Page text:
However, the lacking awareness doesn’t just exist within the faculty area. Many of the other key stakeholders, including the Publishers and other supply chain providers, also lack the information and awareness necessary if they are to fulfill their part in the process. To reflect this principle, CRAM will: • •
Work with participants to identify the areas in which information and awareness are lacking. Commission communications pieces aimed at addressing the information and awareness shortfalls, with each such piece being tailored specifically to: o its audience (student, faculty, senior administration, Publishers and other supply chain providers, legislators, media etc.), o Its medium (print, electronic, mass circulation, targeted circulation), o its focus (national, local, campus). Assist in the implementation of strategies aimed at rectifying information and awareness shortfalls and promoting enhanced awareness.
b. Advocacy strategies and plans at the national level that focus on presenting a concerted and unified position in relation to matters concerning academic materials. The publishers have long been active and highly effective in formulating and implementing strategies aimed at influencing the agenda of key governmental decision-makers. They are supported in these processes by a well-developed industry association with a significant staff. The bookstores, collectively, have started to focus on this key area, and they have a capable advisor covering public relations strategy and tactics. The student associations have major potential to become a very significant force in this area. They have advocacy capabilities, access to government at both the federal and provincial levels, and access to the highest level of university administration and faculty. The student associations also have well-developed national organizations capable of lobbying on their behalf at the highest levels of federal government – and in multiple departmental areas. Unfortunately, there is a split between Canadian student associations in the national lobbying area, with some schools belonging to one national lobby organization, some schools belonging to another national lobby organization, and some schools opting not to become a member of either. This is unfortunate, because meaningful progress in the academic materials area is going to require all the cohesiveness that student associations can muster at the national level. Still, it is to be hoped that this particular piece is one on which all student associations can commit to common goals and joint efforts – regardless of their student-political affiliation. To reflect this principle, CRAM will: •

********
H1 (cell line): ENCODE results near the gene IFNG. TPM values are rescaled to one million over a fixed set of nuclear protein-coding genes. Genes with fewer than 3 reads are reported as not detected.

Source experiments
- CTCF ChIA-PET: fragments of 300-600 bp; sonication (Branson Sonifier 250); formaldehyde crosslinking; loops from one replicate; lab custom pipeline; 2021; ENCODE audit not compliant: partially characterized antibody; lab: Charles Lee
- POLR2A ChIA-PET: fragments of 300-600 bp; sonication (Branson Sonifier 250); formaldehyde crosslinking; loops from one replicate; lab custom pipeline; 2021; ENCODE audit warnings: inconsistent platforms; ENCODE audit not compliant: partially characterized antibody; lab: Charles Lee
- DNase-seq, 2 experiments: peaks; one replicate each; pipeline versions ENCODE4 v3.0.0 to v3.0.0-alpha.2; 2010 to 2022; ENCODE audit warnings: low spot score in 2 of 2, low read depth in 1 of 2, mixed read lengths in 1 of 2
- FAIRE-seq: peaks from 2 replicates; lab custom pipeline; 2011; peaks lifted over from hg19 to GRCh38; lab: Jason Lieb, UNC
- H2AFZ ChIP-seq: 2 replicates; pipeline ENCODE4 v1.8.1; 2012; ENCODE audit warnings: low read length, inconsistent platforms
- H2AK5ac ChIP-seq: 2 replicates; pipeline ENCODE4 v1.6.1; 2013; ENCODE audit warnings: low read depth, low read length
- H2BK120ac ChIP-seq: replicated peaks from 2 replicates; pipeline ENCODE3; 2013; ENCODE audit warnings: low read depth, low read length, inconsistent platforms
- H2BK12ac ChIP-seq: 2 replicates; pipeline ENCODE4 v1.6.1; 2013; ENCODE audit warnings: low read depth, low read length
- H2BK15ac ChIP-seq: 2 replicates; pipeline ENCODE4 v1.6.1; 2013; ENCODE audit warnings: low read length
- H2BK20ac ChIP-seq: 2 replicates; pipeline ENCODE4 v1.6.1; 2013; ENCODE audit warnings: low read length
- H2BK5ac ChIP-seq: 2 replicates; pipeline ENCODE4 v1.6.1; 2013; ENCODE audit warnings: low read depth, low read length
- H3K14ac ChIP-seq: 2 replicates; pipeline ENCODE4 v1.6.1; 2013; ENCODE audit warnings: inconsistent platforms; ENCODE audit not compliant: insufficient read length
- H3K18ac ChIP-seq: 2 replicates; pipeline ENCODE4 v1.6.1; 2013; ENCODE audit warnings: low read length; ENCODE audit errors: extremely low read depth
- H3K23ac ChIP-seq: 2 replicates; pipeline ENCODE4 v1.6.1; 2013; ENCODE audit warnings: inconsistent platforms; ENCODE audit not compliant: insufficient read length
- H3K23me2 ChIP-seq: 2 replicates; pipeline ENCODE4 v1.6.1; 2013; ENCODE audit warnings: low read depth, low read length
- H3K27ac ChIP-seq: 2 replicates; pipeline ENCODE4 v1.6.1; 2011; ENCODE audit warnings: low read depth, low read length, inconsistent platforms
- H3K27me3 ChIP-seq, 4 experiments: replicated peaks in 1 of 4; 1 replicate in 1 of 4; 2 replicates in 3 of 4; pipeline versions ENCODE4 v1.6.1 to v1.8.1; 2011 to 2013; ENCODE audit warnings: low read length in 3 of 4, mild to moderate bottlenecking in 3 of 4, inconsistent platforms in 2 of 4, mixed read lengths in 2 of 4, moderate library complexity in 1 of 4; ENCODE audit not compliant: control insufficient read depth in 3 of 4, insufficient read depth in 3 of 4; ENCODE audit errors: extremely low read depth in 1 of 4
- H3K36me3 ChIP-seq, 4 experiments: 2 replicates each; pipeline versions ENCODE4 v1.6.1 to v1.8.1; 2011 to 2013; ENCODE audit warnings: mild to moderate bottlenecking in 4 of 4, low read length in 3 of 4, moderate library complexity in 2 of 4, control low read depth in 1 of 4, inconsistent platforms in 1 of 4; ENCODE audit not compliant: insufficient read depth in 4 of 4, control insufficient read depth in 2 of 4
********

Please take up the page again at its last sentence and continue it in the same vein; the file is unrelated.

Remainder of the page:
Work to expand the number of CRAM participants by promoting the organization to Canadian post secondary organizations regardless of size, nature, location and studentpolitical affiliation.
Published on Sep 23, 2013